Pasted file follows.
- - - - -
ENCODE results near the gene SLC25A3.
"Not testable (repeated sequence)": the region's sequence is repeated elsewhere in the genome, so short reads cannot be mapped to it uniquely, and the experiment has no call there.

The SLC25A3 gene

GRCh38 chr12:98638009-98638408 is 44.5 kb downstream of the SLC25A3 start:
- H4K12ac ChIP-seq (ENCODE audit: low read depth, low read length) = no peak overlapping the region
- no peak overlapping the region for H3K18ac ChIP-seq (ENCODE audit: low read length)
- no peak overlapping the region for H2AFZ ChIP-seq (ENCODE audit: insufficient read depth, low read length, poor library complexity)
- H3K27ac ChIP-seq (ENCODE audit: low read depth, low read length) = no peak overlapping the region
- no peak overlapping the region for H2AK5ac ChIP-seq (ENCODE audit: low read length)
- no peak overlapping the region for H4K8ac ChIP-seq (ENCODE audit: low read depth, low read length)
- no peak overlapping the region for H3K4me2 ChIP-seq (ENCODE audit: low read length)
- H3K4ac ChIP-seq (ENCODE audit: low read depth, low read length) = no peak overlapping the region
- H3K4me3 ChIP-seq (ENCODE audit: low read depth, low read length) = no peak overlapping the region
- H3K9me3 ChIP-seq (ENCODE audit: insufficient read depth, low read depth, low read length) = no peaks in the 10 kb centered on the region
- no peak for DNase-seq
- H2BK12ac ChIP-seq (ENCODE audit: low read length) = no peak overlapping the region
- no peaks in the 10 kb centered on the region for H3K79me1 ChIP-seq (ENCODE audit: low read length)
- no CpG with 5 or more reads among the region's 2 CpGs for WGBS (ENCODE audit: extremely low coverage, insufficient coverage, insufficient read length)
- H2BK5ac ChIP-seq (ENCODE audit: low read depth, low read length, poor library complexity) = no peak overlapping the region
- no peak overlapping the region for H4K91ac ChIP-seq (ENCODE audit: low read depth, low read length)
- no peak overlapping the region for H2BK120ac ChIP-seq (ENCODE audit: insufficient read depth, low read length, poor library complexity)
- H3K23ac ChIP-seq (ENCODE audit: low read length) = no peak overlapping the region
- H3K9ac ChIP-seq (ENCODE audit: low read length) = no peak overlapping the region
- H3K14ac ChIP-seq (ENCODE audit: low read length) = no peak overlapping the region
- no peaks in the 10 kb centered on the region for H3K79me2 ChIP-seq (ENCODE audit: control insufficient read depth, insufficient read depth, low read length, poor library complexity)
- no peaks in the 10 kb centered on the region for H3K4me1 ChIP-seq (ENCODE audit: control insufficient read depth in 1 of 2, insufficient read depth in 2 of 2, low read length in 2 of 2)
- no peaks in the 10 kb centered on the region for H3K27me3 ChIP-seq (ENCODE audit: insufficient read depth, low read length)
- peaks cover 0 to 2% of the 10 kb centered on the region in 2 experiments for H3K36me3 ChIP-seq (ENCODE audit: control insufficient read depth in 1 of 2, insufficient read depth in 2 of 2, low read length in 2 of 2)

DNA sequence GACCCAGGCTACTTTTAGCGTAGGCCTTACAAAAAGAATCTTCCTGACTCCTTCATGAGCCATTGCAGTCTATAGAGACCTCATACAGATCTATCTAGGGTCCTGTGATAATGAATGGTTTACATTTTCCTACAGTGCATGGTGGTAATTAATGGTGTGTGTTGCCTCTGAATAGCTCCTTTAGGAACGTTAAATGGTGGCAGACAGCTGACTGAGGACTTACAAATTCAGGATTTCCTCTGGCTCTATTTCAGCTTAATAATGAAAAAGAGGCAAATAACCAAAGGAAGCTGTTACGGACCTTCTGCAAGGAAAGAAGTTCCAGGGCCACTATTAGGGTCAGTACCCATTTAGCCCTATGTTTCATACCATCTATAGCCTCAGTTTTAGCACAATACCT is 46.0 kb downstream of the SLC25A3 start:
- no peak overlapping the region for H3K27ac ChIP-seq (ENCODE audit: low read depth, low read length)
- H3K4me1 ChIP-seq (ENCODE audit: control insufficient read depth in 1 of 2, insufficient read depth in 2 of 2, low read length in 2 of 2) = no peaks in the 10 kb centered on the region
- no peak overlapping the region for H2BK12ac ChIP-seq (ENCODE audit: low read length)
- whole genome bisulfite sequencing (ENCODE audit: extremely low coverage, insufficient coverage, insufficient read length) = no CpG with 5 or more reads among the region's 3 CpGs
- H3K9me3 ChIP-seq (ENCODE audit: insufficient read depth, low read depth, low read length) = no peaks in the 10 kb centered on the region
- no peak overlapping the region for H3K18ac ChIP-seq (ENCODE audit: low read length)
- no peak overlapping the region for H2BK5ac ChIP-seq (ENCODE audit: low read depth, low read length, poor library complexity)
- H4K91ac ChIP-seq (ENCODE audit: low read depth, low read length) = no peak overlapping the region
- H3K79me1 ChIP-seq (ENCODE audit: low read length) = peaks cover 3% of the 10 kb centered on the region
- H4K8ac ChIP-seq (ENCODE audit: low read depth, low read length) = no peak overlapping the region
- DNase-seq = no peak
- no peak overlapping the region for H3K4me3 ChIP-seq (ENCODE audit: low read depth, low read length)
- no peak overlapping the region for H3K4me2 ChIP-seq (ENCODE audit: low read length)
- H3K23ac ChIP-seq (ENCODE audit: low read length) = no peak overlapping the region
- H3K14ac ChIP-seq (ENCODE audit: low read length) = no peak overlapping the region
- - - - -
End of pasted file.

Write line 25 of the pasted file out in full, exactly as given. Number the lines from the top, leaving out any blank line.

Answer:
- no peaks in the 10 kb centered on the region for H3K79me2 ChIP-seq (ENCODE audit: control insufficient read depth, insufficient read depth, low read length, poor library complexity)